‘Nice and relaxed’: Mitchell Marsh to stamp mark on Australia at T20 World Cup

A key goal of new Twenty20 captain Mitchell Marsh is to keep Australia ‘nice and relaxed’ as they strive for an unprecedented triple crown at the T20 World Cup. Photo: Arun Sankar/AFP

A key goal of new Twenty20 captain Mitchell Marsh is to keep Australia ‘nice and relaxed’ as they strive for an unprecedented triple crown at the T20 World Cup. Photo: Arun Sankar/AFP

Published May 29, 2024


A key goal of new Twenty20 captain Mitchell Marsh is to keep Australia "nice and relaxed" as they strive for an unprecedented triple crown of titles across the game's three formats at the World Cup.

The laid-back all-rounder headlines an experienced and settled 15-man squad for the June tournament, looking to make amends for their failure to reach the knock-out rounds on home soil at the last event in 2022.

Marsh's formal appointment as skipper this month to replace the retired Aaron Finch caps a transformation from one of Australia's most pilloried players to one of its most respected.

Long earmarked for greatness, he made his international debut at 19 in 2011 and was appointed Test vice-captain after the infamous ball-tampering scandal in 2018.

But Marsh was then dropped from all formats of the game and lost his national contract due to a string of failures.

Now very much back in favour, chief selector George Bailey is confident he can inspire Australia to match their exploits as the current one-day and Test world champions.

Those achievements came under Pat Cummins, who is in the squad but opted out of the captaincy.

"I think he's just got the natural characteristics of someone who is very genuine (and shows) good care around others," Bailey said of Marsh, whose father Geoff and brother Shaun both played for Australia.

"Performance is obviously a really important one too from your captain, from your leader. You want them to lead from the front. I think Mitch has done that particularly well in T20 cricket over a period of time."

Marsh has no plans to rock the boat in the West Indies and United States, instead making it his mission to keep the team relaxed off the field and fired up on it.

"One of the biggest things I've learned is to not change too much," he said.

"A lot of preparation and planning goes into a World Cup, but once we're there it's about keeping everything nice and relaxed, keeping the environment good and making sure we give it our all."

"I think we've got a really great squad, a lot of versatility, a lot of experience and that brings a lot of excitement," he added.

Marsh, 32, has no shortage of experienced heads to ask for advice, should be need it.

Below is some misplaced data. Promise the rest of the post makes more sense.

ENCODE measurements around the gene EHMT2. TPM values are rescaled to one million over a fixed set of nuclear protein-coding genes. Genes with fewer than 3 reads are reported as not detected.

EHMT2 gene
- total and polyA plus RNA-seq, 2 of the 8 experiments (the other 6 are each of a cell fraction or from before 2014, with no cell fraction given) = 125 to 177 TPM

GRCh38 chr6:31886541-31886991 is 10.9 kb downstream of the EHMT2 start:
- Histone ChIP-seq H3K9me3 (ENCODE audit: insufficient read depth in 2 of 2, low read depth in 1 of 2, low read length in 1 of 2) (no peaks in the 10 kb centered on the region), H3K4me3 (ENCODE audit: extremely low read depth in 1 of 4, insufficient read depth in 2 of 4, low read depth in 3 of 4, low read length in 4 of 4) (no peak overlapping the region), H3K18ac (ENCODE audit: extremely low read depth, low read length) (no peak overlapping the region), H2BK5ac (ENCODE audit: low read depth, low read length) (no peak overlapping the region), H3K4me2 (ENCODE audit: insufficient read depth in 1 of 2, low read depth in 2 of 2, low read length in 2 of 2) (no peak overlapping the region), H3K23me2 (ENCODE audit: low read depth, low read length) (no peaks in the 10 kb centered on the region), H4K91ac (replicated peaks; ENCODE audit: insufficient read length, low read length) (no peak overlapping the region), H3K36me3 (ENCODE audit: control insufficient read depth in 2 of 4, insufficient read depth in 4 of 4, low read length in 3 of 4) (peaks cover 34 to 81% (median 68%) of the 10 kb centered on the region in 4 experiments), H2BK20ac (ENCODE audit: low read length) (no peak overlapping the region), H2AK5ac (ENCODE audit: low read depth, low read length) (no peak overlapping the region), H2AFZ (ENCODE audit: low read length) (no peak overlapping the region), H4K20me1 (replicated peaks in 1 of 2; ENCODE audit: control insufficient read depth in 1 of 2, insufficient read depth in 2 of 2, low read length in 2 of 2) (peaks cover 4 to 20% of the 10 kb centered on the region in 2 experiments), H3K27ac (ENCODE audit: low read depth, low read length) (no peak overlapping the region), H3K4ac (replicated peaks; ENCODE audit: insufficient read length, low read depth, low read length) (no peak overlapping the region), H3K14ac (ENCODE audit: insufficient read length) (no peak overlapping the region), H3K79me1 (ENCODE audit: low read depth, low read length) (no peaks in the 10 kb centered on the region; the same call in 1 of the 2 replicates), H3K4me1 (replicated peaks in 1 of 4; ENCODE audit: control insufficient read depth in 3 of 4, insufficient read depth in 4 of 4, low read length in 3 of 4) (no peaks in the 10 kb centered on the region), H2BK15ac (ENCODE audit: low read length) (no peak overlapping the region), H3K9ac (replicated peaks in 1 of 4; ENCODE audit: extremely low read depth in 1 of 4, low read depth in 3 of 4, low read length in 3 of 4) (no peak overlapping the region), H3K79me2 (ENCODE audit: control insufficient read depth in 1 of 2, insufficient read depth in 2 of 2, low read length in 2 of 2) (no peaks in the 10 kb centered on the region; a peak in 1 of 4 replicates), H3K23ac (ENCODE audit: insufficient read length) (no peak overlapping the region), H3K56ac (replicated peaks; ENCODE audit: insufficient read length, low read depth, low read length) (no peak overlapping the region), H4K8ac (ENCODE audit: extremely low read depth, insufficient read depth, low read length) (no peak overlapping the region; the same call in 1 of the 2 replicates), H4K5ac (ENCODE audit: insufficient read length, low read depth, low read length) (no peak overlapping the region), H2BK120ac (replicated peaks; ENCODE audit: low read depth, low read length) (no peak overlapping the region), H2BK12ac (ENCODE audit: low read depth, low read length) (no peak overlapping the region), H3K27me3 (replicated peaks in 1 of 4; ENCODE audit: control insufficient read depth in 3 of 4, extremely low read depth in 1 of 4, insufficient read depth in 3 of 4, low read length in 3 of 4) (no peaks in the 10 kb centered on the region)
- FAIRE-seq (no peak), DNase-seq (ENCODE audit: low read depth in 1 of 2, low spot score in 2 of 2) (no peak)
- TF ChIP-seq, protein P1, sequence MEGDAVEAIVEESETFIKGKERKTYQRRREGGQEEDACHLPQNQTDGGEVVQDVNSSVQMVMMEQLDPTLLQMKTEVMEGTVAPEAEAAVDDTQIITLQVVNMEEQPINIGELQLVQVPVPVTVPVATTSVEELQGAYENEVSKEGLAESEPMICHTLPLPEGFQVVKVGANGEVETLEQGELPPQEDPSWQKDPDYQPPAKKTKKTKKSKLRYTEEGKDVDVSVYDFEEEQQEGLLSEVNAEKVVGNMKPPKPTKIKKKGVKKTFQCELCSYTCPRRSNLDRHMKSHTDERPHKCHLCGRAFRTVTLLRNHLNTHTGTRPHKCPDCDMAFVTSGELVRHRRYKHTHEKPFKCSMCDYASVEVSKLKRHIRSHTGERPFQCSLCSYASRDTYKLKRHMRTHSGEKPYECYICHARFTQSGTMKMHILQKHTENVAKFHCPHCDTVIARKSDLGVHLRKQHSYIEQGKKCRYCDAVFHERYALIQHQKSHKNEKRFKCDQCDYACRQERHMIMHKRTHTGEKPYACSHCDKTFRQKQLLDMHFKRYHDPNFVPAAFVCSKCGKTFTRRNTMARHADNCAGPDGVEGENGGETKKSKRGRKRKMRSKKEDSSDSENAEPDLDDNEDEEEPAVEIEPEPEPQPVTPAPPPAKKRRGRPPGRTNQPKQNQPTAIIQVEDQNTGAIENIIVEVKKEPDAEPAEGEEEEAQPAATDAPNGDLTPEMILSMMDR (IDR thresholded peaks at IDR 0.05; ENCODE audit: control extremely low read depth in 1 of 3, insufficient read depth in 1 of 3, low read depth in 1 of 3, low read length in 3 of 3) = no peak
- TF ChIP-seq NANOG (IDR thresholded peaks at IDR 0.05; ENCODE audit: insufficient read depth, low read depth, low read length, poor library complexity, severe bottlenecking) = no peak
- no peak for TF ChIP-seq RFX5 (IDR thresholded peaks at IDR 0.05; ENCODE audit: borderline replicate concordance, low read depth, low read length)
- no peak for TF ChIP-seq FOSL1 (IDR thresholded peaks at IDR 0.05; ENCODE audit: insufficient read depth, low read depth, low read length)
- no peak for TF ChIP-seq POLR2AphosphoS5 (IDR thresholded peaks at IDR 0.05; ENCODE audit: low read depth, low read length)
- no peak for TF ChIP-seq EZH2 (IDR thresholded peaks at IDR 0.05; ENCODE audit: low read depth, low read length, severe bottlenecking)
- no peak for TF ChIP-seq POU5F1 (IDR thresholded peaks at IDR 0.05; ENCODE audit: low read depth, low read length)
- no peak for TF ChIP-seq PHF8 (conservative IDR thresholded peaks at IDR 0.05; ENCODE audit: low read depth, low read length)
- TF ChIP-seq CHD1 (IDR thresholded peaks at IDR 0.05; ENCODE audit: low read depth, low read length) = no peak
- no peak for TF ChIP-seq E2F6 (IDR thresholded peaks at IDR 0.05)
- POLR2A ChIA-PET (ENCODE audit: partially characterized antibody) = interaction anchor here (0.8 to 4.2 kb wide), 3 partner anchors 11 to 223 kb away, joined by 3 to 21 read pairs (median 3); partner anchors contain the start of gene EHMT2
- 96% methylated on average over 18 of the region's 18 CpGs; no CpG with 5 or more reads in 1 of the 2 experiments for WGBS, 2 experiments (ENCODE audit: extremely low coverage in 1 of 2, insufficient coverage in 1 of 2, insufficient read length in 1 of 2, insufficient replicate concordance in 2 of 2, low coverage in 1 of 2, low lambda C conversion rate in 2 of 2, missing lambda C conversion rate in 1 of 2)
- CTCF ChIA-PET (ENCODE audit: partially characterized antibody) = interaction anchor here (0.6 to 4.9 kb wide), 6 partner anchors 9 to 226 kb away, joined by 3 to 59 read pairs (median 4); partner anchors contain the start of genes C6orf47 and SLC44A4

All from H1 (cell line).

His "great mate" Cummins and wicketkeeper Matthew Wade both have captaincy experience, while veteran opener David Warner — in his international swansong — is never afraid to offer an opinion.

Big moments

But former skipper Steve Smith failed to make the squad.

In his absence, Warner and Travis Head are set to open with Marsh at first drop, with Tim David and Glenn Maxwell the big-hitting finishers, barring injuries.

Cummins, Mitchell Starc and Josh Hazlewood again lead the attack alongside wrist spinner Adam Zampa, although the medium pace of Nathan Ellis is an option should the selectors need an alternative.

While England won the last World Cup and Australia were champions in 2021, Marsh insists there are no favourites.

"If you look at this tournament now and the teams around the world, I don't think there can be a favourite," he said.

"There's five, six or seven teams that can win it and we know that in tournament play it's all about getting things right at the right time and winning in big moments, and that will be a key focus for us.

"The game's moving forward, it's evolving, teams have been going harder in the power play, that's been a real trend. But it's about getting on the ground and assessing conditions and we'll play as we see it."

No team has been T20, ODI and Test world champions at the same time, but Marsh is adamant it is too early to think about such a lofty achievement.

"There's so many things you have to get through at a World Cup before you even get a crack at that, so that's probably for the external noise outside of what we are trying to do as a group," he said.

"But the carrot is there."

Australia are in Group B alongside England and open their campaign against Oman in Barbados on June 6.